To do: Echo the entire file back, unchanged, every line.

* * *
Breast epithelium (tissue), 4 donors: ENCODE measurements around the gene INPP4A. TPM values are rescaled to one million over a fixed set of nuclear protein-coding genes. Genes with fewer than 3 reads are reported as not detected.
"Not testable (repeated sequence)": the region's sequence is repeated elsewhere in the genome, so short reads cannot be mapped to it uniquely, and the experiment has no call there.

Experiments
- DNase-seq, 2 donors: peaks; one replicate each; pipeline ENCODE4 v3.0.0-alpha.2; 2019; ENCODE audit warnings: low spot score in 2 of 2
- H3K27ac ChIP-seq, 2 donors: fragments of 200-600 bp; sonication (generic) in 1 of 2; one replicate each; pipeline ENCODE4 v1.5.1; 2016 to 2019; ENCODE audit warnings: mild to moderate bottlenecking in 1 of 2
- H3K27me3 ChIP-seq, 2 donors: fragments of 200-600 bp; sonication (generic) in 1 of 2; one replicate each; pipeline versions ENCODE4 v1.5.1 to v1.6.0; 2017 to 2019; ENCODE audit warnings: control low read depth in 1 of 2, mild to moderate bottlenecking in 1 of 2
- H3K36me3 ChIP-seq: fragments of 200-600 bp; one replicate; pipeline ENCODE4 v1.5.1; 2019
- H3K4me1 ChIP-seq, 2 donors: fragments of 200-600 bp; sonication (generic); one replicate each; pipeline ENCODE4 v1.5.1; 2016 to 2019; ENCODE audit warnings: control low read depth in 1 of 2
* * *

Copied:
Breast epithelium (tissue), 4 donors: ENCODE measurements around the gene INPP4A. TPM values are rescaled to one million over a fixed set of nuclear protein-coding genes. Genes with fewer than 3 reads are reported as not detected.
"Not testable (repeated sequence)": the region's sequence is repeated elsewhere in the genome, so short reads cannot be mapped to it uniquely, and the experiment has no call there.

Experiments
- DNase-seq, 2 donors: peaks; one replicate each; pipeline ENCODE4 v3.0.0-alpha.2; 2019; ENCODE audit warnings: low spot score in 2 of 2
- H3K27ac ChIP-seq, 2 donors: fragments of 200-600 bp; sonication (generic) in 1 of 2; one replicate each; pipeline ENCODE4 v1.5.1; 2016 to 2019; ENCODE audit warnings: mild to moderate bottlenecking in 1 of 2
- H3K27me3 ChIP-seq, 2 donors: fragments of 200-600 bp; sonication (generic) in 1 of 2; one replicate each; pipeline versions ENCODE4 v1.5.1 to v1.6.0; 2017 to 2019; ENCODE audit warnings: control low read depth in 1 of 2, mild to moderate bottlenecking in 1 of 2
- H3K36me3 ChIP-seq: fragments of 200-600 bp; one replicate; pipeline ENCODE4 v1.5.1; 2019
- H3K4me1 ChIP-seq, 2 donors: fragments of 200-600 bp; sonication (generic); one replicate each; pipeline ENCODE4 v1.5.1; 2016 to 2019; ENCODE audit warnings: control low read depth in 1 of 2